On 23 October 2007, European Regulation - EC Regulation 1371/2007 was introduced to deal with Rail Passengers’ Rights and Obligations and came into force in December 2009. The Regulations was created as part of the development of the Single Market and was designed to safeguard passengers’ rights and the quality of the transport. The Regulation however provides for Member States to exempt certain types of services, such as:
- Purely Domestic Services for three 5 year periods up to a maximum of 15 years;
- A permanent exemption for urban, suburban and regional services;
- Rail services that significantly operate outside the European Community can be exempted for 5 years and this can be renewed.
However, certain obligations and rights cannot be excluded, such as:
- Article 9 – Rules on ticketing;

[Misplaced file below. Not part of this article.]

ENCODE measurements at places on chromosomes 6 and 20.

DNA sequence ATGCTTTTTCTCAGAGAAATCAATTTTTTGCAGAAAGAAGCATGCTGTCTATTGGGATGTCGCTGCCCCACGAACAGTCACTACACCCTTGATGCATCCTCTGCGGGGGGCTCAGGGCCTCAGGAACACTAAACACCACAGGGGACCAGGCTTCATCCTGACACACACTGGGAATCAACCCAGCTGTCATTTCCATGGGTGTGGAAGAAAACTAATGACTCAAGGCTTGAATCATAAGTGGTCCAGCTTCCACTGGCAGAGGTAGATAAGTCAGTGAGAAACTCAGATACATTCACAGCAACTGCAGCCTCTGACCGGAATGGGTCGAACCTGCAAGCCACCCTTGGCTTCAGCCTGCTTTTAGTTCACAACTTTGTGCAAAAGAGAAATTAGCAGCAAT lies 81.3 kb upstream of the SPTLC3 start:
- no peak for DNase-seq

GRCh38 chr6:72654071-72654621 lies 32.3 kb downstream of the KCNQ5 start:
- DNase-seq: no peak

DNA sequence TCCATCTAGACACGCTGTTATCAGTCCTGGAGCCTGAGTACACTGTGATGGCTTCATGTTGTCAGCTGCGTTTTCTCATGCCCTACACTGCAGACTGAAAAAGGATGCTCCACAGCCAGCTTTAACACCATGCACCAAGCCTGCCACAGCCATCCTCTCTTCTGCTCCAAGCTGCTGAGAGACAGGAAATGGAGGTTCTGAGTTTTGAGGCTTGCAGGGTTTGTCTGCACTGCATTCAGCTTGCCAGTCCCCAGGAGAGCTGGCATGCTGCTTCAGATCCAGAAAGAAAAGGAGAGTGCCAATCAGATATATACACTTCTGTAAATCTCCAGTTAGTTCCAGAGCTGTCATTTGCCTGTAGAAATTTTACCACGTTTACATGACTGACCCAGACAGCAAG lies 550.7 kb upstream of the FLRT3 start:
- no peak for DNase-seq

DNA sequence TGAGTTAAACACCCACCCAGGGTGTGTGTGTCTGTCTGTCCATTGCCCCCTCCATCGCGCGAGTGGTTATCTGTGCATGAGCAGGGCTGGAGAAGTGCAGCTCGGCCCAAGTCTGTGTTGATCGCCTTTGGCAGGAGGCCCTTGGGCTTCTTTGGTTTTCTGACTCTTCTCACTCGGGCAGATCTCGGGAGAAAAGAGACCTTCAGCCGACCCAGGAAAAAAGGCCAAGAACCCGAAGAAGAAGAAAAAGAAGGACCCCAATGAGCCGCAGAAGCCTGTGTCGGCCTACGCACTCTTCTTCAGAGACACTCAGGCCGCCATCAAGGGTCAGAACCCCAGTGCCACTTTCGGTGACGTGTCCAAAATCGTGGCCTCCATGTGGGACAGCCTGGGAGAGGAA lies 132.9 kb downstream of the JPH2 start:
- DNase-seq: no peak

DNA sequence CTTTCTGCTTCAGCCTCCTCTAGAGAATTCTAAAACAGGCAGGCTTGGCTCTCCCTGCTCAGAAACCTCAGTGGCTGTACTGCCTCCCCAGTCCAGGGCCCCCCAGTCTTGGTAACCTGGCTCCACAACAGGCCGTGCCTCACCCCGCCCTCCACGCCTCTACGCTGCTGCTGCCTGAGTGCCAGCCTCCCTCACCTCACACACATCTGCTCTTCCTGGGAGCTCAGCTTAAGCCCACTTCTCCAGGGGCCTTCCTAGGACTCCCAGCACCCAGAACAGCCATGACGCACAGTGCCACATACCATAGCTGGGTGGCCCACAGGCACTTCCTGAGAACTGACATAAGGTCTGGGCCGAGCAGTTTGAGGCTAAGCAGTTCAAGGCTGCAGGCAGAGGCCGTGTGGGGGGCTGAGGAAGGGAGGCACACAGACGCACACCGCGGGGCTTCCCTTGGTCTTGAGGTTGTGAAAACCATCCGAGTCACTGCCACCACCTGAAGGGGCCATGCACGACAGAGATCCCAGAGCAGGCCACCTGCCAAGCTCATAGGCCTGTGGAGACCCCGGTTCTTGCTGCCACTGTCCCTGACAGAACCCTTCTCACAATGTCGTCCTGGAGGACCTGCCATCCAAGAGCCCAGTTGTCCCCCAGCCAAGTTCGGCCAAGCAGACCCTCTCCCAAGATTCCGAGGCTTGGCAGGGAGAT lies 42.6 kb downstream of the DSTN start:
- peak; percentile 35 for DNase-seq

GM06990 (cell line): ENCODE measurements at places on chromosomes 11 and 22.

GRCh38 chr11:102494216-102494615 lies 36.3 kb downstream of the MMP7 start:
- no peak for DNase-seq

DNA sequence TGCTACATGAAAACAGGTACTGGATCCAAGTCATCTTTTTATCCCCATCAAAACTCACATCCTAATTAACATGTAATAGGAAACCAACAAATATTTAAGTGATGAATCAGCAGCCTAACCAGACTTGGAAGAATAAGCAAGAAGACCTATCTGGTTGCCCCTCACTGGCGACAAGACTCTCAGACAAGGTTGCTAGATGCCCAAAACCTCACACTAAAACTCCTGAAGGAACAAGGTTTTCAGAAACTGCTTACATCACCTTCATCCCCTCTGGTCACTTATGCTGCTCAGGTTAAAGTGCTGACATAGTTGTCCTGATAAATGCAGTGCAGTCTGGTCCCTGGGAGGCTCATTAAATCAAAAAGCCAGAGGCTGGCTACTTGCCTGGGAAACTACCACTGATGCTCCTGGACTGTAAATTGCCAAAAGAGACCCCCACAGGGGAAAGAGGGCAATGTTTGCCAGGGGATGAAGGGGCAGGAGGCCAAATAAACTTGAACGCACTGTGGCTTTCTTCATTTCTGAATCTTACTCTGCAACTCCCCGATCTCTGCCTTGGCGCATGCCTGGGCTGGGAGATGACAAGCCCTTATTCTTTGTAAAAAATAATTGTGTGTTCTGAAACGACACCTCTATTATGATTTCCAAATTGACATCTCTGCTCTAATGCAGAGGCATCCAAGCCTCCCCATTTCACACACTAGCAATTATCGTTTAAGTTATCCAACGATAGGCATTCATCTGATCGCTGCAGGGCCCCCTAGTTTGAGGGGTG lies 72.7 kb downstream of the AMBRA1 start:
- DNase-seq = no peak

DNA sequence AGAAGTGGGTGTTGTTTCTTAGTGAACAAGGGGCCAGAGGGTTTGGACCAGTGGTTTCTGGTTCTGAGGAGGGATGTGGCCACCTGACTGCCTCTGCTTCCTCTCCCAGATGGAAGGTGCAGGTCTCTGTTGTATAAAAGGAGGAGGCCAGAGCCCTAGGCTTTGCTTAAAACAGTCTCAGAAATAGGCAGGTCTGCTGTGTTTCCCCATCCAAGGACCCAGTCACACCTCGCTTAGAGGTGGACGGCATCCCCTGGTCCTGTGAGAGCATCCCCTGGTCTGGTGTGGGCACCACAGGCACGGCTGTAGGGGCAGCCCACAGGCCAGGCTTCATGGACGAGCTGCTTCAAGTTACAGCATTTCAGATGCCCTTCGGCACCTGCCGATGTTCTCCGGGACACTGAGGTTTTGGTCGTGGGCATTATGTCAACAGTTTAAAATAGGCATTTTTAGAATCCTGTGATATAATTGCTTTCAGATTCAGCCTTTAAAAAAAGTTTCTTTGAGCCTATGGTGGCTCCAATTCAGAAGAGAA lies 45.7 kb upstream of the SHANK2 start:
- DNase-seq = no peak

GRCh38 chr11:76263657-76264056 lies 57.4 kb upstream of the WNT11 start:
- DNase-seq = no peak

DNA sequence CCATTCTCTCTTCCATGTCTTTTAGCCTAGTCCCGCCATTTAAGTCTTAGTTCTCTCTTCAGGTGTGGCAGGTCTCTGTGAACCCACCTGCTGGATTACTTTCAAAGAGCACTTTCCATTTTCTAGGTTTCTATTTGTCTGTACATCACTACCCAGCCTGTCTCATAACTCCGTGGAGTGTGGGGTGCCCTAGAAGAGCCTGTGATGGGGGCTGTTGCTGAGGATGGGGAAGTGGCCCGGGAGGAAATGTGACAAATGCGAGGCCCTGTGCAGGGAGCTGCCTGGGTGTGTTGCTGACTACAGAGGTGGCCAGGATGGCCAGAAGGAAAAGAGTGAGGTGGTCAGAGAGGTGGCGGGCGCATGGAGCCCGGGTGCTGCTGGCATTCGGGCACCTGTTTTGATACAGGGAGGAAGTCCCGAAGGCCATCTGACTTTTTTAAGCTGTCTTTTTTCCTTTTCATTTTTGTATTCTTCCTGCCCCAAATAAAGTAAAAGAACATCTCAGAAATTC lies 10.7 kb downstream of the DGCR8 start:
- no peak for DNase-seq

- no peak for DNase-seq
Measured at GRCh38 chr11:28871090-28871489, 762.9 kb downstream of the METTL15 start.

- Article 11 – Liability to passengers & their luggage;
- Article 12 – Minimum level of Insurance for Railway Companies;
- Article 19 – The obligation to transport passengers with reduced mobility;
- Article 20 (1) – Information on the accessibility of rail services;
- Article 26 – Obligations on passengers’ personal security.
The Department for Transport has created a scheme which is applied by all train operators in the UK called ‘Delay Repay’. This scheme is designed to compensate the rail traveller who has been subjected to delays to their journey. A review of many of the schemes reveal that compensation can be claimed for all ticket types for delays of 30 minutes or more.
Compensation can range from 50% for single tickets to 100% for return tickets depending on the period of delay. It appears that all train companies allow you to make a claim online but you should do so within 28 days of the delay taking place.
In order to make sure that you are claiming correctly, it is strongly recommended that you visit the website belonging to the train company or speak to them via the booking office to make sure that you are using the correct claims procedure and timeframes as it is possible that each will have variances!